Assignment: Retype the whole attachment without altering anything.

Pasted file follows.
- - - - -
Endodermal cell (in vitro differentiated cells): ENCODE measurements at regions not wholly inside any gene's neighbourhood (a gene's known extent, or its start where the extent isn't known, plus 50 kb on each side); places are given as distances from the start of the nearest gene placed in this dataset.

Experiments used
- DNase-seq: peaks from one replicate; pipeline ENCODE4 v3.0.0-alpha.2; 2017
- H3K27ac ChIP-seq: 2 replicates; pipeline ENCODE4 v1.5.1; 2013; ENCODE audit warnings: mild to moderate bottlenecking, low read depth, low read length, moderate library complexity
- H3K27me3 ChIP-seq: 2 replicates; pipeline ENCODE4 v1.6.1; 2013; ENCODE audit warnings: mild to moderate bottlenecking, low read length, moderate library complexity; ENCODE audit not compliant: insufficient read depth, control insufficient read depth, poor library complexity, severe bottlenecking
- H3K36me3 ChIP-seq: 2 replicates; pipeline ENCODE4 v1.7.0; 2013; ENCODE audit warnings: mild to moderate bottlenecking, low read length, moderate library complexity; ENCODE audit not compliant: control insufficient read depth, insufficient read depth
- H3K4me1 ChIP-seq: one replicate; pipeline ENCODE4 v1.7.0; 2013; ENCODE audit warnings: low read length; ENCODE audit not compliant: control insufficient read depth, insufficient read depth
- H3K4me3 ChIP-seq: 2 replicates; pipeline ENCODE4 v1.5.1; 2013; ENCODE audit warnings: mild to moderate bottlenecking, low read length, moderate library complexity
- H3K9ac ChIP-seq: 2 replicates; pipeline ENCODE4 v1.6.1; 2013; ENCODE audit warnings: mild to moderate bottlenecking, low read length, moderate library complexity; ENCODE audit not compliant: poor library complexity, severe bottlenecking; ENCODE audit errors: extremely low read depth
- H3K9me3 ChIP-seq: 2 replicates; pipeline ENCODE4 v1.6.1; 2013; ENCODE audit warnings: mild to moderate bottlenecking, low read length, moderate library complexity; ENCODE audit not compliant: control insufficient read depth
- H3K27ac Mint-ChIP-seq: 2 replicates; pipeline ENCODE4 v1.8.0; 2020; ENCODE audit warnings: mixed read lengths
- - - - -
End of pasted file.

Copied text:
Endodermal cell (in vitro differentiated cells): ENCODE measurements at regions not wholly inside any gene's neighbourhood (a gene's known extent, or its start where the extent isn't known, plus 50 kb on each side); places are given as distances from the start of the nearest gene placed in this dataset.

Experiments used
- DNase-seq: peaks from one replicate; pipeline ENCODE4 v3.0.0-alpha.2; 2017
- H3K27ac ChIP-seq: 2 replicates; pipeline ENCODE4 v1.5.1; 2013; ENCODE audit warnings: mild to moderate bottlenecking, low read depth, low read length, moderate library complexity
- H3K27me3 ChIP-seq: 2 replicates; pipeline ENCODE4 v1.6.1; 2013; ENCODE audit warnings: mild to moderate bottlenecking, low read length, moderate library complexity; ENCODE audit not compliant: insufficient read depth, control insufficient read depth, poor library complexity, severe bottlenecking
- H3K36me3 ChIP-seq: 2 replicates; pipeline ENCODE4 v1.7.0; 2013; ENCODE audit warnings: mild to moderate bottlenecking, low read length, moderate library complexity; ENCODE audit not compliant: control insufficient read depth, insufficient read depth
- H3K4me1 ChIP-seq: one replicate; pipeline ENCODE4 v1.7.0; 2013; ENCODE audit warnings: low read length; ENCODE audit not compliant: control insufficient read depth, insufficient read depth
- H3K4me3 ChIP-seq: 2 replicates; pipeline ENCODE4 v1.5.1; 2013; ENCODE audit warnings: mild to moderate bottlenecking, low read length, moderate library complexity
- H3K9ac ChIP-seq: 2 replicates; pipeline ENCODE4 v1.6.1; 2013; ENCODE audit warnings: mild to moderate bottlenecking, low read length, moderate library complexity; ENCODE audit not compliant: poor library complexity, severe bottlenecking; ENCODE audit errors: extremely low read depth
- H3K9me3 ChIP-seq: 2 replicates; pipeline ENCODE4 v1.6.1; 2013; ENCODE audit warnings: mild to moderate bottlenecking, low read length, moderate library complexity; ENCODE audit not compliant: control insufficient read depth
- H3K27ac Mint-ChIP-seq: 2 replicates; pipeline ENCODE4 v1.8.0; 2020; ENCODE audit warnings: mixed read lengths